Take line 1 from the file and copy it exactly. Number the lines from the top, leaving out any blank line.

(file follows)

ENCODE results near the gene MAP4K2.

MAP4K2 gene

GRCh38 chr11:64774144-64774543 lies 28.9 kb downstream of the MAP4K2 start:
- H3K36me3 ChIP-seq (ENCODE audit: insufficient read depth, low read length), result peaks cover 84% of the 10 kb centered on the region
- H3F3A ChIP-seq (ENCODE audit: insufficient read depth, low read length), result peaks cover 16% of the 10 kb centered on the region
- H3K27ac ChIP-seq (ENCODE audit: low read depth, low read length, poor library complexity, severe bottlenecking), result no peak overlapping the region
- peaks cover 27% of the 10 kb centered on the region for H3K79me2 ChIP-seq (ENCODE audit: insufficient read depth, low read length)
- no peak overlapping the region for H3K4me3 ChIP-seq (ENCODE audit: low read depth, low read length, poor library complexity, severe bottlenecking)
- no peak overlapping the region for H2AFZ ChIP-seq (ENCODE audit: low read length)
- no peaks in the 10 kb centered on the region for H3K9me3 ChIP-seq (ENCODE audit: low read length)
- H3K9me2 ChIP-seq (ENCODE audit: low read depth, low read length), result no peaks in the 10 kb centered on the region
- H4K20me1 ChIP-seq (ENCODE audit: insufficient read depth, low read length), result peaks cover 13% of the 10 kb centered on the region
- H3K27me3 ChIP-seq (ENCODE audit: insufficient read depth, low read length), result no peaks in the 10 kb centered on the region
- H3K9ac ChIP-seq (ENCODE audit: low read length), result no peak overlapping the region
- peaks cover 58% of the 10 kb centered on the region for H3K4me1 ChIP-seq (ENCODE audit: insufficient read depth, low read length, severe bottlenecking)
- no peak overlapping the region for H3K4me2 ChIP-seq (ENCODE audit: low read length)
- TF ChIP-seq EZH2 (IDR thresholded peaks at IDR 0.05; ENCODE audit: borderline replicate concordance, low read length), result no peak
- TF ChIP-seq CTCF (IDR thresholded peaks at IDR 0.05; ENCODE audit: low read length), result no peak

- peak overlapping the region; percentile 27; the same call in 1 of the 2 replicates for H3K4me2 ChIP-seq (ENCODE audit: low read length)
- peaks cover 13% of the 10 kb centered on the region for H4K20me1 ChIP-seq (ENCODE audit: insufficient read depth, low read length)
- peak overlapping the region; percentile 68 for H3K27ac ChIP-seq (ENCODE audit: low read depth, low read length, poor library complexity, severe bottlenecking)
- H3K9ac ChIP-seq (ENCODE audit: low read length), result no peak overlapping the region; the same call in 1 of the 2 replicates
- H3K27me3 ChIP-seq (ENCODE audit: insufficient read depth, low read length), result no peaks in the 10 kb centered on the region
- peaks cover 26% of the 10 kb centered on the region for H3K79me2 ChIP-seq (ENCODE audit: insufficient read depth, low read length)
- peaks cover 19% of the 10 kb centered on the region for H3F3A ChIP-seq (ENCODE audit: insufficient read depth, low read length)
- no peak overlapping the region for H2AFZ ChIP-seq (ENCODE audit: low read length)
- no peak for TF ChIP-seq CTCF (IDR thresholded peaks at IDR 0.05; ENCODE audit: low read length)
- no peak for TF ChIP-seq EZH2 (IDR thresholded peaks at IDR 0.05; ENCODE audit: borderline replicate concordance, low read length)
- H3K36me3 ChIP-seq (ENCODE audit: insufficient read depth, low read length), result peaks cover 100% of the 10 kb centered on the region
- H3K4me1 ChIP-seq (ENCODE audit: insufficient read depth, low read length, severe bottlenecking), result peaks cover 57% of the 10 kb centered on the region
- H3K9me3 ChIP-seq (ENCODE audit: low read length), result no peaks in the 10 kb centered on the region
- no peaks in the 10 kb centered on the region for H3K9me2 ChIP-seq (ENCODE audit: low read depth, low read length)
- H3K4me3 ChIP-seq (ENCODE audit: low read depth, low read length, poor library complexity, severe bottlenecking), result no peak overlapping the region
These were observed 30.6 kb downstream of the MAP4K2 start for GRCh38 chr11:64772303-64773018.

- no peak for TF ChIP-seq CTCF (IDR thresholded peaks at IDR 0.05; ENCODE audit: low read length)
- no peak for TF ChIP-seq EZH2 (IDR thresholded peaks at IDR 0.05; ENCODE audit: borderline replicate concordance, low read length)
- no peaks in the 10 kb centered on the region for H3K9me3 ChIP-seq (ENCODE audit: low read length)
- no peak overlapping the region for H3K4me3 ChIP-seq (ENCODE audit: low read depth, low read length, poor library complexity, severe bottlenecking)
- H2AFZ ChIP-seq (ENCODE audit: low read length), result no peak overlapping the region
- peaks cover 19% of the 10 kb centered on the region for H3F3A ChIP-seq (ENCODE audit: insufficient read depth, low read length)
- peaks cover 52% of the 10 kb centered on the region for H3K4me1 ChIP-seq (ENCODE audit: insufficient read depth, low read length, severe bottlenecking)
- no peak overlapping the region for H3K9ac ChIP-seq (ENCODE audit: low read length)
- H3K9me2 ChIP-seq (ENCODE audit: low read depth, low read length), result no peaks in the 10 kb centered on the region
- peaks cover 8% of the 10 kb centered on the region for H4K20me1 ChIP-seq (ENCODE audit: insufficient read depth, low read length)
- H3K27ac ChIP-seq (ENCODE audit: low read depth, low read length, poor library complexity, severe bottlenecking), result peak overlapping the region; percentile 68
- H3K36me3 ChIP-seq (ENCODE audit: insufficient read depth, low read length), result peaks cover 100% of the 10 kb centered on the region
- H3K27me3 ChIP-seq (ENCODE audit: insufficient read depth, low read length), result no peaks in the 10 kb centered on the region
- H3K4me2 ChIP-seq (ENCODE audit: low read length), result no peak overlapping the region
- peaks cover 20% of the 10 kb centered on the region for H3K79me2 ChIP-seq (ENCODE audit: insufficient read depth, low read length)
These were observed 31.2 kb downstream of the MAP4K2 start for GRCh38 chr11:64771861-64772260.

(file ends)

ENCODE results near the gene MAP4K2.